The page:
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Fish Bulletin No. 71. Growth of the Sardine, Sardinops caerulea, 1941–42 Through 1946–47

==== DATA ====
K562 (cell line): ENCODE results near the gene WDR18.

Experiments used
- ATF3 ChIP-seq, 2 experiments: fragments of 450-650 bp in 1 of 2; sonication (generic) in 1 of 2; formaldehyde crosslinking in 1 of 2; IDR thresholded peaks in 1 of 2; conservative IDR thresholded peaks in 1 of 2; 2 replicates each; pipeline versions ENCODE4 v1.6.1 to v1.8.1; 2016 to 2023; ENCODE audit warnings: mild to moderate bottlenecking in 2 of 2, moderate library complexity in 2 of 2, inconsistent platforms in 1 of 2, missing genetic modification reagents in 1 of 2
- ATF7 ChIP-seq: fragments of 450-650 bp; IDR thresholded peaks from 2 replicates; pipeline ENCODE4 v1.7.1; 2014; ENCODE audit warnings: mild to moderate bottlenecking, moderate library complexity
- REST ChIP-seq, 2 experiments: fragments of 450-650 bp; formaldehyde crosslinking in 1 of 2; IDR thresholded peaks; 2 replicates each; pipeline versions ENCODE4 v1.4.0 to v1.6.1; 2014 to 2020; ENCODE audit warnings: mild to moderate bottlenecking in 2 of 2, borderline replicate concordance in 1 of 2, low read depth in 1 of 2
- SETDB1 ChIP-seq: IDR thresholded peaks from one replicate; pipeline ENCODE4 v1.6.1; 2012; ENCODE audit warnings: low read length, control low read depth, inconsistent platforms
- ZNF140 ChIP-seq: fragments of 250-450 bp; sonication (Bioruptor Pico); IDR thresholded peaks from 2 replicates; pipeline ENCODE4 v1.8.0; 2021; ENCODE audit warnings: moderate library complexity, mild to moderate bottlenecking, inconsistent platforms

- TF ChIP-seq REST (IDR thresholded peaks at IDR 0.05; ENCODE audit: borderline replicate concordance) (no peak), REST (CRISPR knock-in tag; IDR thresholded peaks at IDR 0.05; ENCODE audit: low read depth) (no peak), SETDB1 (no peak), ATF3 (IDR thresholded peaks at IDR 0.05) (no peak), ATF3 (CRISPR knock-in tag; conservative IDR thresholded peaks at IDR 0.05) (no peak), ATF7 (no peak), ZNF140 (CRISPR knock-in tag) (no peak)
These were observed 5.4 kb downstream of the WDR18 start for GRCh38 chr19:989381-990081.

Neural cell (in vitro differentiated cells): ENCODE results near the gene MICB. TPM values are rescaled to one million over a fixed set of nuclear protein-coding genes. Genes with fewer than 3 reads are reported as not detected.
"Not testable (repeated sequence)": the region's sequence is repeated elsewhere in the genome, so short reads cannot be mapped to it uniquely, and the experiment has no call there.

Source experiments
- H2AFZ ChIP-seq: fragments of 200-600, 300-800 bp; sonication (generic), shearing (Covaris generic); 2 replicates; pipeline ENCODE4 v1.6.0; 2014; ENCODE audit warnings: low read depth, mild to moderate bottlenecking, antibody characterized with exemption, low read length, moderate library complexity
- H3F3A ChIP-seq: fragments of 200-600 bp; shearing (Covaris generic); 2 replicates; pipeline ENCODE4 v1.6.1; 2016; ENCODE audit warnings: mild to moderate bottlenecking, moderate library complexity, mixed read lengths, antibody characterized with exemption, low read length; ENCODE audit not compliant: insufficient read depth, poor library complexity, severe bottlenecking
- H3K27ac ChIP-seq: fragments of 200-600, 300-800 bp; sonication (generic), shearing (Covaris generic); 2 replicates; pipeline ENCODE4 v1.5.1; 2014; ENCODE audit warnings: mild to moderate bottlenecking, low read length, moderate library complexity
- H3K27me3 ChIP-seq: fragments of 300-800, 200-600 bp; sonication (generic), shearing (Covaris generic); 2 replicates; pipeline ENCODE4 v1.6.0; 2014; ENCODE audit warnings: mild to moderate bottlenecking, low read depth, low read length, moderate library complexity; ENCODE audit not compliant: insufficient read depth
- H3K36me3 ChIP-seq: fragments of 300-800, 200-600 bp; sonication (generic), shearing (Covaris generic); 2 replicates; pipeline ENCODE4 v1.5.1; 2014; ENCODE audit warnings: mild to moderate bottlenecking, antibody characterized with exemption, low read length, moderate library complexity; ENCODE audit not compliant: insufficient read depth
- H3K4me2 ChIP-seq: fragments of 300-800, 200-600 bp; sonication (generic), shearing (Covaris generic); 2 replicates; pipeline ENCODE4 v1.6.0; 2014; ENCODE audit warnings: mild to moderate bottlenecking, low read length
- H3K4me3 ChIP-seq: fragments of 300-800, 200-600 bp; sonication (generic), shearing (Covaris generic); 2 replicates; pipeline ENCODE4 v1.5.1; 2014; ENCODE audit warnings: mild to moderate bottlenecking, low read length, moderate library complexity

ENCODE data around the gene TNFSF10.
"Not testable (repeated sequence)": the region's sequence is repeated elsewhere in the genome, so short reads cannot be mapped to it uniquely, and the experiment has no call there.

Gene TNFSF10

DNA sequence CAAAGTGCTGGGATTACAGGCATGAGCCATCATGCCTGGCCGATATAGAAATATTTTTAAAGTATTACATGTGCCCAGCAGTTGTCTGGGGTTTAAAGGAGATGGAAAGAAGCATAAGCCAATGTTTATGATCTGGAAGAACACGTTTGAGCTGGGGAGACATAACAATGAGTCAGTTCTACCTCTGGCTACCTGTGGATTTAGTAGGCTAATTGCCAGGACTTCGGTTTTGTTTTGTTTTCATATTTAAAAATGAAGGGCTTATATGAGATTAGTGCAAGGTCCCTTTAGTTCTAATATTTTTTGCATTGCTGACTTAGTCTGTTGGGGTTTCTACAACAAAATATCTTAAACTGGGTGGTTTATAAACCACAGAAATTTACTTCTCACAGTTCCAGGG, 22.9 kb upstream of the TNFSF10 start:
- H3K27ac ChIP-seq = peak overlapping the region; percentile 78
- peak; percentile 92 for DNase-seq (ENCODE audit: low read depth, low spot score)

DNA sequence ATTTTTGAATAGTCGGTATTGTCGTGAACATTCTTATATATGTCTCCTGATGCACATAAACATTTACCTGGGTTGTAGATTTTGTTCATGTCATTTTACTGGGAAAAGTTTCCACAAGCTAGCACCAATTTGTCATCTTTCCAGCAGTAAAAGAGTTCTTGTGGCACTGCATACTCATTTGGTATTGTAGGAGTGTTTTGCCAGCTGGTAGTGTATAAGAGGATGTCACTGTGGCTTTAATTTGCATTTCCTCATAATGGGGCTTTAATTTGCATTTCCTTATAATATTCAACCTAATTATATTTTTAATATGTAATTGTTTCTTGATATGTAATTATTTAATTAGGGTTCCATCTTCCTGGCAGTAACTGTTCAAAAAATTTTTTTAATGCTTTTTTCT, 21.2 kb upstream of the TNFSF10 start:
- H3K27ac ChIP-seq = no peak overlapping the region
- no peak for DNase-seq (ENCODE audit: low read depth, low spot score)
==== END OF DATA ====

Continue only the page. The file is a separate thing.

Starting with the 1941–42 sardine season, a comprehensive age-reading program on the Pacific sardine or pilchard, Sardinops caerulea, was undertaken along the Pacific Coast of North America. These readings were based on scales from fish in the commercial catch with collections made by the Fisheries Research Board of Canada, the Washington State Department of Fisheries, the Fish Commission of Oregon, the California Division of Fish and Game and the U. S. Fish and Wildlife Service. The actual age interpretations were made jointly by the members of the latter two agencies and were published by Felin and Phillips (1948). Tables 1 – 6, reproduced from Felin and Phillips, list the number of fish, mean length and standard error of the mean for each year-class for each season, 1941–42 through 1946–47, by region of catch. In addition, Table 7 lists the number of fish and mean length for each age during the period 1941–42 through 1946–47, combined. In the presentation of figures that follow, no averages have been plotted for any year wherein fewer than 10 fish are represented. The left-hand vertical scale of each figure shows the body length2 in millimeters, while the righthand vertical scale shows the corresponding total length in inches. The horizontal scale at the bottom of each figure lists the actual number of observed rings and also the corresponding approximate age that each ring represents. As age is estimated from the number of annual rings present on the scale, 0-ring fish are those that are in their first year of life before the first winter ring is formed and 1-ring fish are those that have formed one winter ring between late fall and early spring, etc. Thus, a fish which is caught in the winter fishery and shows one annulus well inside the margin of the scale is in its second year of life. Since the commercial sardine fishery along the Pacific Coast is conducted almost entirely during the late summer, fall and winter months, the actual ages of the fish are approximately one year more than that indicated by the number of rings. Even though a second annulus has formed recently during a current winter, for example in a scale that already has one annulus formed during the previous winter, that fish is still referred to as a 1-ring fish, and the second annulus is indicated as "forming" or "new" until the end of that season. The following general observations concerning the life-history of the sardine are reviewed as an aid in interpreting the results of this study: This species ranges from southern Alaska to Cape San Lucas and into the Gulf of California. However, there is strong evidence that sardines found in southern Lower California and the Gulf of California constitute a separate population which rarely intermingles with the northern population but that a considerable, and perhaps variable, amount of interchange takes place throughout the range of the northern population from Alaska to Pt. San Eugenio in central Lower California. Exploratory work indicates that spawning may occur throughout the range of the sardine population, usually 50 to 200 miles offshore, but that the heaviest concentration is off Southern California. In this region, the spawning season extends from about January through June with a peak in April. Important nursery grounds are known off Southern California and Lower California and nursery areas of lesser importance may extend as far north as British Columbia. The young that result from the spring spawning in Southern California waters may remain on the nursery grounds in Southern California and Lower California for six months or a year. In their second year, if not earlier, they exhibit some northward movement and the extent of this northward movement increases year by year, with the largest and oldest fish eventually reaching the waters of the Pacific Northwest. A study of the size composition of samples and of tagging results indicates extensive migrations for a large portion of the stock, the largest and oldest fish undertaking the greatest movements. An influx of large fish into the Pacific Northwest fishery in the summer is followed by the appearance of these large fish in the California fishery in the winter preceding the spring spawning season. (Clark, 1935, 1940, 1947; Clark and Janssen, 1945; Hart, 1934, 1943; Scofield, 1934.)

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